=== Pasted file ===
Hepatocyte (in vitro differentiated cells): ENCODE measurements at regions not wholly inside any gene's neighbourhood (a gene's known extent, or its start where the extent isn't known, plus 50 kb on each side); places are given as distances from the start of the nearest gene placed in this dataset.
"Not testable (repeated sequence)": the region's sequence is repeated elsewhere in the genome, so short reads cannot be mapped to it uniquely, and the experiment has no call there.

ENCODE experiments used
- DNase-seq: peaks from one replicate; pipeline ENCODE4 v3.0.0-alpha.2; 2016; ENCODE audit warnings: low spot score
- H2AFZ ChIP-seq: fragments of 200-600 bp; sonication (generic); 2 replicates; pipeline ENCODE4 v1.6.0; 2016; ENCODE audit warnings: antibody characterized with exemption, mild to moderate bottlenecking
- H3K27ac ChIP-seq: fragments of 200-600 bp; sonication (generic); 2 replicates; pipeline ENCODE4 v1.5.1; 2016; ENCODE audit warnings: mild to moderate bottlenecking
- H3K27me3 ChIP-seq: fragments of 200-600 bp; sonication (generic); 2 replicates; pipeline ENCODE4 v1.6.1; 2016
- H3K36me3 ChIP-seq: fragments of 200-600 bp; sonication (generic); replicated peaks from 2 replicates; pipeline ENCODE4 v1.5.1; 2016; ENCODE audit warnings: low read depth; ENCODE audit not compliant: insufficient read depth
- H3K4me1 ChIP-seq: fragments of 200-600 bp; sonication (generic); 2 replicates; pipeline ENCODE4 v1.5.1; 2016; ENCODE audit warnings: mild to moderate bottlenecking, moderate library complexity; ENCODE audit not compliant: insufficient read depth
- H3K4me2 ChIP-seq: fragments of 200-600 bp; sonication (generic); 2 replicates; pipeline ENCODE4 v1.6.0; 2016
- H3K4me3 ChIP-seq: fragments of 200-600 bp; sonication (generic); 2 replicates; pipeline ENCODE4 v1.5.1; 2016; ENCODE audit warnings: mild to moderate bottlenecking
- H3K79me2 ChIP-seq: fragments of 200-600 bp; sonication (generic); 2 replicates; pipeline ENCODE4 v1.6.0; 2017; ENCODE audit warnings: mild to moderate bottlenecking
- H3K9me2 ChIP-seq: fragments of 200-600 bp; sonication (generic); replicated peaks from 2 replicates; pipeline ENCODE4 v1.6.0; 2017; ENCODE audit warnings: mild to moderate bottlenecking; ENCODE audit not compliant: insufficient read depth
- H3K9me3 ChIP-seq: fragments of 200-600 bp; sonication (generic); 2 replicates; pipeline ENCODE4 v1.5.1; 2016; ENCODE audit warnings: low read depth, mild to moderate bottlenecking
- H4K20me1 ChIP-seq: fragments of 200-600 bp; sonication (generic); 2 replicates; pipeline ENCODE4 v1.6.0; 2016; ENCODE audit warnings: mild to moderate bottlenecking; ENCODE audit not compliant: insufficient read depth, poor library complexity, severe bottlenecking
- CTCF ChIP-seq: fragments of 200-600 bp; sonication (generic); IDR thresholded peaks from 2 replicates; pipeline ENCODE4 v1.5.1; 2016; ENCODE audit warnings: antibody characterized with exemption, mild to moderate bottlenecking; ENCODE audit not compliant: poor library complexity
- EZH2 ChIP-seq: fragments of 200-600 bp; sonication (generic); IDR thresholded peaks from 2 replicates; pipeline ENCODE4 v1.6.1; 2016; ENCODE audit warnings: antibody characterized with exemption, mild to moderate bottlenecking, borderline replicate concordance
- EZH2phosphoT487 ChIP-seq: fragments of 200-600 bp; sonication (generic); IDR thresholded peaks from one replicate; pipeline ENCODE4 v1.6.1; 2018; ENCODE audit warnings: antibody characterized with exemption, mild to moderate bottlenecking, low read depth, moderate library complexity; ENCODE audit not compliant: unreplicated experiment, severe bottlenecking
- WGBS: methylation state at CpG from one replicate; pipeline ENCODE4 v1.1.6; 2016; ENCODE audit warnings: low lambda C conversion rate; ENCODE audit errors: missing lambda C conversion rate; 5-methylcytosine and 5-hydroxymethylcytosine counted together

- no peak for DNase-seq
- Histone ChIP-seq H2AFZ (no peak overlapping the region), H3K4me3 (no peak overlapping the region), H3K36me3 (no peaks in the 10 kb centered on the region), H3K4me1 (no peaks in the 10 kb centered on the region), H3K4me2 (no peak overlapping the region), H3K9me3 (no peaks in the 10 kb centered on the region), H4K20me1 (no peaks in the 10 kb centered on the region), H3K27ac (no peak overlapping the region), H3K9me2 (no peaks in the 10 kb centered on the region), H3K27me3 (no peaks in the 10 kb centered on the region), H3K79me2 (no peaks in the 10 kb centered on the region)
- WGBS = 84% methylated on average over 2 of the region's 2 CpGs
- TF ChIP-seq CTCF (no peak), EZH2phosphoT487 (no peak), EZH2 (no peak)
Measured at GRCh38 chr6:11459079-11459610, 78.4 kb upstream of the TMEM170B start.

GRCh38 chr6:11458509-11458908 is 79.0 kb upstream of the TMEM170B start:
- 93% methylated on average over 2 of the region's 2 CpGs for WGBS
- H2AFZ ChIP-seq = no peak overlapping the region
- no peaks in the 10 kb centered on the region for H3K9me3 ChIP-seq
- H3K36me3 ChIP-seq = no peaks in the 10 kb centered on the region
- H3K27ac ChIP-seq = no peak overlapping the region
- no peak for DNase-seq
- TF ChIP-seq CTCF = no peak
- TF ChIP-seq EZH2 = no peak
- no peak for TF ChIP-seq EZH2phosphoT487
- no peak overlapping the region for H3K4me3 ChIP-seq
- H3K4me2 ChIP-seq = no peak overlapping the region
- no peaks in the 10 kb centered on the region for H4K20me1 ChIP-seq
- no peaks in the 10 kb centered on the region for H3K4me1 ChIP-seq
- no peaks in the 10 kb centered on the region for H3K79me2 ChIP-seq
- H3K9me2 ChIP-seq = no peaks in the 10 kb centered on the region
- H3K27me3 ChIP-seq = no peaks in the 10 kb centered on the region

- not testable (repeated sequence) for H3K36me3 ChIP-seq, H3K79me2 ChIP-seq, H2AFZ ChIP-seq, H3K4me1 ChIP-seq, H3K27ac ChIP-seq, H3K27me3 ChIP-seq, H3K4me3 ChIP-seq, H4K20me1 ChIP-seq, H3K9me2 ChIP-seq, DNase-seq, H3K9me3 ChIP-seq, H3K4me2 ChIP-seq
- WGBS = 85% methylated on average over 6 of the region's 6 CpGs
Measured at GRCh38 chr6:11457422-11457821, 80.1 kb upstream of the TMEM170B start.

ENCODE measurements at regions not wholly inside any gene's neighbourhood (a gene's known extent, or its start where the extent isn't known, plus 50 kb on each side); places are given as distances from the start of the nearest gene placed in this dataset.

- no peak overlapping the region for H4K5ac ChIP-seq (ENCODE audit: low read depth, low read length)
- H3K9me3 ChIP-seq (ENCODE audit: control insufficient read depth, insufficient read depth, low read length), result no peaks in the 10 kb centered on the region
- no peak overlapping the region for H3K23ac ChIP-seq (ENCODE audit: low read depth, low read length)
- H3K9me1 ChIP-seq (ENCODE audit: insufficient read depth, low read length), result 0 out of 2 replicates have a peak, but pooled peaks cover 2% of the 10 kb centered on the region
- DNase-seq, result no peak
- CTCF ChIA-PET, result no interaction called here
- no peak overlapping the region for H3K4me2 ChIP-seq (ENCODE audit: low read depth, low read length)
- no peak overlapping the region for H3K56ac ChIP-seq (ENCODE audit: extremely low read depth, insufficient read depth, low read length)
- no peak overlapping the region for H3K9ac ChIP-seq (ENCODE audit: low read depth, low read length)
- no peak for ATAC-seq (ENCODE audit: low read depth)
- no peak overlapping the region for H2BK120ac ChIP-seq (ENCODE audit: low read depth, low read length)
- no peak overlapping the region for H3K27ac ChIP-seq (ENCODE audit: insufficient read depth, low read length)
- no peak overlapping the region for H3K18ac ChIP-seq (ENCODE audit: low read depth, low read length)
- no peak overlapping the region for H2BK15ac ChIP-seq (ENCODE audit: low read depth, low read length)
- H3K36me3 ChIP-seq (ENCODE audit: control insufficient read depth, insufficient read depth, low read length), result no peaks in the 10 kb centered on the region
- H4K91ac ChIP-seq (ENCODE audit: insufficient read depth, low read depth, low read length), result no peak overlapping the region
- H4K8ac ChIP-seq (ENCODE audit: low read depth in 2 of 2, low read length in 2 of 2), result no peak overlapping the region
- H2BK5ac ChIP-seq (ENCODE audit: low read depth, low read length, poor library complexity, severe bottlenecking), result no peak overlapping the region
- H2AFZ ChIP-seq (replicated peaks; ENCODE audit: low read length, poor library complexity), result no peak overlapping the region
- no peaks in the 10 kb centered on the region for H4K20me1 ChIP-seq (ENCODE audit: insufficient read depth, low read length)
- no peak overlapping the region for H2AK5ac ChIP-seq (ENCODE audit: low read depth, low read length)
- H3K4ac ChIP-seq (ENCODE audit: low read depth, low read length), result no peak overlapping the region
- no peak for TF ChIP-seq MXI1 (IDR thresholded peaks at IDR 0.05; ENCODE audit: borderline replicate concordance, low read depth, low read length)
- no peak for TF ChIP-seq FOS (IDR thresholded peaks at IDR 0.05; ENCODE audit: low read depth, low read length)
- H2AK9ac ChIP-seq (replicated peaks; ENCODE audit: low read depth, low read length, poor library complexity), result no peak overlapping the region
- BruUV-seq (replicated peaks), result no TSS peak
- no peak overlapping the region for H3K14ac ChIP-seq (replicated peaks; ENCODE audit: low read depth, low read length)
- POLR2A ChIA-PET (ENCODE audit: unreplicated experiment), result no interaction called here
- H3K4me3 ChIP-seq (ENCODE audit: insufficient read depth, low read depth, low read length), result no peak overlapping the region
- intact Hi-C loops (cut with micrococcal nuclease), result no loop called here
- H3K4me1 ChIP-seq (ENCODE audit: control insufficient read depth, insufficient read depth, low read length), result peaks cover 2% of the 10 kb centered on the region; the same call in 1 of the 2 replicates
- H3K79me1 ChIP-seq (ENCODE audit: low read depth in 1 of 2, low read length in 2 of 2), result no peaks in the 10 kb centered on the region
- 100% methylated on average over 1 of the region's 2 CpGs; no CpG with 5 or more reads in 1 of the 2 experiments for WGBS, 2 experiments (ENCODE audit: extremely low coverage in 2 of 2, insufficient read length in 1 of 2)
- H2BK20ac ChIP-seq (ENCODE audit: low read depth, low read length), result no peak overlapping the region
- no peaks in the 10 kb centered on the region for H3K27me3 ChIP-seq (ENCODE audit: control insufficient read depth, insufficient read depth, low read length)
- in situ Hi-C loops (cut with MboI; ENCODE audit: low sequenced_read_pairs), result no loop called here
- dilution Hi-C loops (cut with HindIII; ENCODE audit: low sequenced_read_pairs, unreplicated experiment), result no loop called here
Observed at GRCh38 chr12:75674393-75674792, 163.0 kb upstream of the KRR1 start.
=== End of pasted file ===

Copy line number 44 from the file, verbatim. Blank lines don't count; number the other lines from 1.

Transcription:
Measured at GRCh38 chr6:11457422-11457821, 80.1 kb upstream of the TMEM170B start.